“Exceptional year” for devastating forest fires

USA: “Exceptional year” for devastating forest fires

Source: The Spokesman-Review, 28 October 2001


Associated Press 
YAKIMA – Drought and dry lightning combined to create a deadly wildfire season in the Northwest this year, killing four firefighters and burning more than 600,000 acres in Washington and Oregon.
Washington had 1,209 wildfires on 237,820 acres and Oregon had 3,011 on 383,766 acres, with some of the most serious fires burning at the same time.
“It’s really an exceptional year when you get hammered in both states,” said Mike Fitzpatrick, intelligence coordinator for the Northwest Interagency Coordination Center in Portland, which coordinates resources for big fires in the region. Washington’s last major fire year was in 1994; Oregon’s in 1996. 
“It’s all dependent on the weather,” said Robin DeMario, a spokeswoman for the Okanogan and Wenatchee national forests in north-central Washington, where some of the state’s largest fires burned this year. The woods were crackling dry during the summer, and even relatively green trees and brush torched almost instantly because their moisture content was so low. The hot and dry summer of 2000 spawned several huge range fires in eastern Oregon and Washington, including the 163,000-acre fire at Hanford Nuclear Reservation. By the summer of 2001, parched conditions invited fires at higher elevations in heavier fuels — forest fires. Higher-elevation fires are harder to fight and contain because of the steep, rocky terrain and the relative inaccessibility of wilderness areas. But the 2001 fire season will be remembered more for the deaths of four firefighters than for drought. On July 10, the Thirty Mile fire, started by an abandoned campfire on the Okanogan National Forest, blew up in the narrow Chewuch River canyon, trapping 14 firefighters and two campers. Four firefighters — Tom Craven, 30, of Ellensburg, and Devin Weaver, 21, Jessica Johnson, 19, and Karen FitzPatrick, 18, all of Yakima — died in their emergency fire shelters. The others survived, although firefighter Jason Emhoff was severely burned. Another firefighter, Rebecca Welch, shared her one-person shelter with the two stranded campers, saving their lives. A subsequent investigation by the Forest Service found that fire managers and field bosses made numerous mistakes, ignoring or violating even the most basic warning signs and safety rules. An Occupational Safety and Health Administration investigation into the Thirty Mile fire is under way and a report is expected by year’s end.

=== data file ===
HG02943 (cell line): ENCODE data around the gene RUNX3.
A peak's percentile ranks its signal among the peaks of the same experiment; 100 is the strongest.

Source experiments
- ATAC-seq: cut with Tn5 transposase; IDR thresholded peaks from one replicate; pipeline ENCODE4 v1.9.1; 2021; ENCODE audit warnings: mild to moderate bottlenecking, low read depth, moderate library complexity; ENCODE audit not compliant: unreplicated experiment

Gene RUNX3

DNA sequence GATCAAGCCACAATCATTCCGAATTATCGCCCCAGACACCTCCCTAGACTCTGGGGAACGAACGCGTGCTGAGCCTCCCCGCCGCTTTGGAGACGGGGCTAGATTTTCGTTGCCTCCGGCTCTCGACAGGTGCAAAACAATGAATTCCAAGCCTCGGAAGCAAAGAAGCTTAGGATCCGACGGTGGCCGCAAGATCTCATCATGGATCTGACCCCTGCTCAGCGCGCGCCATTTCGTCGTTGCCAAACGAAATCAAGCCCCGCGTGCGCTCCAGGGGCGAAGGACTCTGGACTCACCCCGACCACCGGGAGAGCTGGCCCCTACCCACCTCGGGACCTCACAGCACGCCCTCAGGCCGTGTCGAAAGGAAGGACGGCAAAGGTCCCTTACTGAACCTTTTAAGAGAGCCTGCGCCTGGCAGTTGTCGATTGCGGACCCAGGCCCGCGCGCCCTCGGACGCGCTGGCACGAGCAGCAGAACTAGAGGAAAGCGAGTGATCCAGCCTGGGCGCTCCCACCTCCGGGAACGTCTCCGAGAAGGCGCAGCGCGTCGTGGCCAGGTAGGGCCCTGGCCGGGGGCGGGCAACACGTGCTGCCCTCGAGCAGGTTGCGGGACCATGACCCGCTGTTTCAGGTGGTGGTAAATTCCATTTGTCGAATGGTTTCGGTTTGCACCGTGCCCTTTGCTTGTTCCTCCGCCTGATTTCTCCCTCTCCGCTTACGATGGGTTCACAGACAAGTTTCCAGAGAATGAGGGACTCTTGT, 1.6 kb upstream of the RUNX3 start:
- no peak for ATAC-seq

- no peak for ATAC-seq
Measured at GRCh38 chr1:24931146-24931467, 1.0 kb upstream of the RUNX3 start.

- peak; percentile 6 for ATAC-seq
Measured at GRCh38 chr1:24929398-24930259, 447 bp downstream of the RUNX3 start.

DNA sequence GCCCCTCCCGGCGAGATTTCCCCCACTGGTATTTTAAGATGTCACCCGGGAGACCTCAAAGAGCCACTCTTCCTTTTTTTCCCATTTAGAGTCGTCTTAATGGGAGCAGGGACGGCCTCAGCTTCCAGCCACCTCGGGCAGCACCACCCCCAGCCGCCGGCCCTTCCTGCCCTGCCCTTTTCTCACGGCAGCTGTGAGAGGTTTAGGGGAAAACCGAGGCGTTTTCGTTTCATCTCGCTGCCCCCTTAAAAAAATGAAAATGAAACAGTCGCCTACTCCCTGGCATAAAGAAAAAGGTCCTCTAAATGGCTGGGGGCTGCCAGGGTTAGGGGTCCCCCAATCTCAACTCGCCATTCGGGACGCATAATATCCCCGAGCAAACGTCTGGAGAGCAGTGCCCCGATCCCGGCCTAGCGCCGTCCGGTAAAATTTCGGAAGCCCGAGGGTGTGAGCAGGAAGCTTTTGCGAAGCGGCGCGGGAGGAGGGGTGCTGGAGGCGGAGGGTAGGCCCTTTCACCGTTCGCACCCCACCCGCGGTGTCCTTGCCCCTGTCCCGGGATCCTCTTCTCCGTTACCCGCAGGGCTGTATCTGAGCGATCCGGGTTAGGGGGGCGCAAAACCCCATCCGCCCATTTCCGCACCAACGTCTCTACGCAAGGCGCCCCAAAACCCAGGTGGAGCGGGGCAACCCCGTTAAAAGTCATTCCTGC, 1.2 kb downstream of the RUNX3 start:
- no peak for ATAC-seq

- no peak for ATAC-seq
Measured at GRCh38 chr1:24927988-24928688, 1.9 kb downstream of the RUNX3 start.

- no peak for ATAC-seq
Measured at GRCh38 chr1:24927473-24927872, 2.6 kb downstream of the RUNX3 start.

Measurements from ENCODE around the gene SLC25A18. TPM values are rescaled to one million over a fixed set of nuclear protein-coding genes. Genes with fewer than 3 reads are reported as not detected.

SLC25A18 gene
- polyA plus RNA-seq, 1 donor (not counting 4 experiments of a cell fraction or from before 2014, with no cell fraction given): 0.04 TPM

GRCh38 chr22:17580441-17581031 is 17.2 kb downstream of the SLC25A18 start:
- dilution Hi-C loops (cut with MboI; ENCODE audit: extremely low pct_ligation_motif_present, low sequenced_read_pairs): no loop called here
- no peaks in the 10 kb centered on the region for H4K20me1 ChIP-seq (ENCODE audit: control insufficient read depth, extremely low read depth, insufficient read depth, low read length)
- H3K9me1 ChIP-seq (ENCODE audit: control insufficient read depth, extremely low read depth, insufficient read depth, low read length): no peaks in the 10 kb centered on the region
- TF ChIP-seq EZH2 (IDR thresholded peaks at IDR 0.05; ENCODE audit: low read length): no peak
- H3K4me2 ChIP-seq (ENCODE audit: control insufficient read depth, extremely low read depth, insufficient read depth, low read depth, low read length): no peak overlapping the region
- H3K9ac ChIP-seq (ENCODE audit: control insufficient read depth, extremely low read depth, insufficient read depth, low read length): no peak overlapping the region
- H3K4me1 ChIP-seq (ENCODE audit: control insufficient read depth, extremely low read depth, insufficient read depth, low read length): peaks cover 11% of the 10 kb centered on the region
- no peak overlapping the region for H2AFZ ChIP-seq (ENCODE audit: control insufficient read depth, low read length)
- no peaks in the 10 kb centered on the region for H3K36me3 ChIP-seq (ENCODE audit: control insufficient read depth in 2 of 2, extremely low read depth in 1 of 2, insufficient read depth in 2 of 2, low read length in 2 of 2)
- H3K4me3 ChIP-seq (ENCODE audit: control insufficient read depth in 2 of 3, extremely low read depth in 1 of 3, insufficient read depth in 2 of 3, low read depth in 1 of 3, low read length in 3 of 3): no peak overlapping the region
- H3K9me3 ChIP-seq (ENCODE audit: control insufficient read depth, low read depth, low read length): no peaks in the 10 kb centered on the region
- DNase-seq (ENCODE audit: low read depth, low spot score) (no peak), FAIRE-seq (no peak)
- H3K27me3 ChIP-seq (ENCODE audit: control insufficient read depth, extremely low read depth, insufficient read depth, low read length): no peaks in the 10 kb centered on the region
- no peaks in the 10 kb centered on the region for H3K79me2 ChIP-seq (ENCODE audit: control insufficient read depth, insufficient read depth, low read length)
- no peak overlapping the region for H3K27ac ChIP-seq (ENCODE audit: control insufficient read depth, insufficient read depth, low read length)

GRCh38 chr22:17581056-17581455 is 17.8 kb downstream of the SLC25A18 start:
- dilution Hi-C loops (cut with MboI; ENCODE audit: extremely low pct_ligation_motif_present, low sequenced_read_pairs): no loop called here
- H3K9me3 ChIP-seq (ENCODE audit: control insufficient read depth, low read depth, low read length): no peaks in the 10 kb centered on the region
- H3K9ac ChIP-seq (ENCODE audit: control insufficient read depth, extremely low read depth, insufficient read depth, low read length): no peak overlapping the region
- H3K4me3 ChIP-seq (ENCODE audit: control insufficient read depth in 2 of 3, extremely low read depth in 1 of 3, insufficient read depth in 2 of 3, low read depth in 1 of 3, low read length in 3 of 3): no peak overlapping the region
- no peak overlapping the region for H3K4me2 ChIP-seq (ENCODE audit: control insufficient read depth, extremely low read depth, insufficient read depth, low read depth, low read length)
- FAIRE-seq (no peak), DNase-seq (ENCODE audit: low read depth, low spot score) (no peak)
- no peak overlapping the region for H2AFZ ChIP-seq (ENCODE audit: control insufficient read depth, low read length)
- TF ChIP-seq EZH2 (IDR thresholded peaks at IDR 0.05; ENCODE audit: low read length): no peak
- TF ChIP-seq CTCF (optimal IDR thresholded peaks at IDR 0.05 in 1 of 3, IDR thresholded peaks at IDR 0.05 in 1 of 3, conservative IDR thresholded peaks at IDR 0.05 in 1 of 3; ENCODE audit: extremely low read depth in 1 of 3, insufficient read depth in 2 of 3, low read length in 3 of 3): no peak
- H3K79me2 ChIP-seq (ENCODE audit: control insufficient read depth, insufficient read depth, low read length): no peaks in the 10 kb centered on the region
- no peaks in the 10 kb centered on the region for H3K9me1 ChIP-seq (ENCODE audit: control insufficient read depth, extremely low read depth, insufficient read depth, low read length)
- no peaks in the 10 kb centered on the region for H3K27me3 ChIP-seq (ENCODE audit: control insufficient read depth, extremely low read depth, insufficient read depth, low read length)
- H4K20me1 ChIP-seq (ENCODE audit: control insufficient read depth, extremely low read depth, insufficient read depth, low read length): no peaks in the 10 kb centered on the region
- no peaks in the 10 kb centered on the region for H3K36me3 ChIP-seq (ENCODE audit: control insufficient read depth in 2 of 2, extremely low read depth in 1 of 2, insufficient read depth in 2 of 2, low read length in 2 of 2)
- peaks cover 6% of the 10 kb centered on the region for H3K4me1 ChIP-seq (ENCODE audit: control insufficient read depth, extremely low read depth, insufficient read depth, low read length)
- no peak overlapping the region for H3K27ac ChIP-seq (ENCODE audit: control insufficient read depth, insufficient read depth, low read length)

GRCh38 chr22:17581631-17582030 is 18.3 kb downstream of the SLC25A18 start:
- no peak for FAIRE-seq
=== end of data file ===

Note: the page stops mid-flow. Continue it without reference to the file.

Nationwide, the 2001 fire season was fairly typical. But Washington, Oregon, Nevada and Florida had more severe seasons than was normal and accounted for about half of the 3.2 million acres burned nationally this year, according to the National Interagency Fire Center in Boise. The historical average for 10 years in Washington and Oregon is 4,193 fires total on 474,000 acres, Fitzpatrick said. This year, 4,220 fires burned on 621,586 acres. The number of fires doesn’t fluctuate too much over the long term, but the acreage burned can vary. The number of fires started by people each year also is fairly constant. “Lightning is the wild card, and whether it’s wet or dry,” Fitzpatrick said. “Drought and dry lightning can cause tremendous problems.”
Like this year, 1994 was a drought year, DeMario said. That year, more than 180,000 acres burned on the Wenatchee National Forest around the towns of Leavenworth, Entiat, Lake Wenatchee and Chelan. Thirty-seven homes were destroyed along with 76 outbuildings. This year on the Okanogan and Wenatchee national forests, now merged administratively, more than 70,000 acres burned, but only one summer cabin was lost. Two of the most serious fires on the Wenatchee National Forest this year – the Icicle, just outside of Leavenworth, and the Rex Creek fire, along the shores of Lake Chelan – are completely contained by reinforced firebreaks, DeMario said. But, months later, they’re still probably not out. “In the interior, there may be a pocket or two still smoldering,” she said. That’s why fire managers appreciate fall rains, in hopes of fully extinguishing the season’s fires before the mountains are covered in ice and snow, Fitzpatrick said. A standard Northwest fire season begins in mid-July and ends in mid-September, but this year, there were large fires reported by early July and the season ran into early October. “There has been no good, wetting rain. The season … is mostly dying of old age east of the Cascades,” Fitzpatrick said.
And it could happen again next year. “If some areas of the states, especially east of the Cascades don’t get every bit of normal winter precipitation, we could go into next spring in a situation very similar to this year,” Fitzpatrick said.


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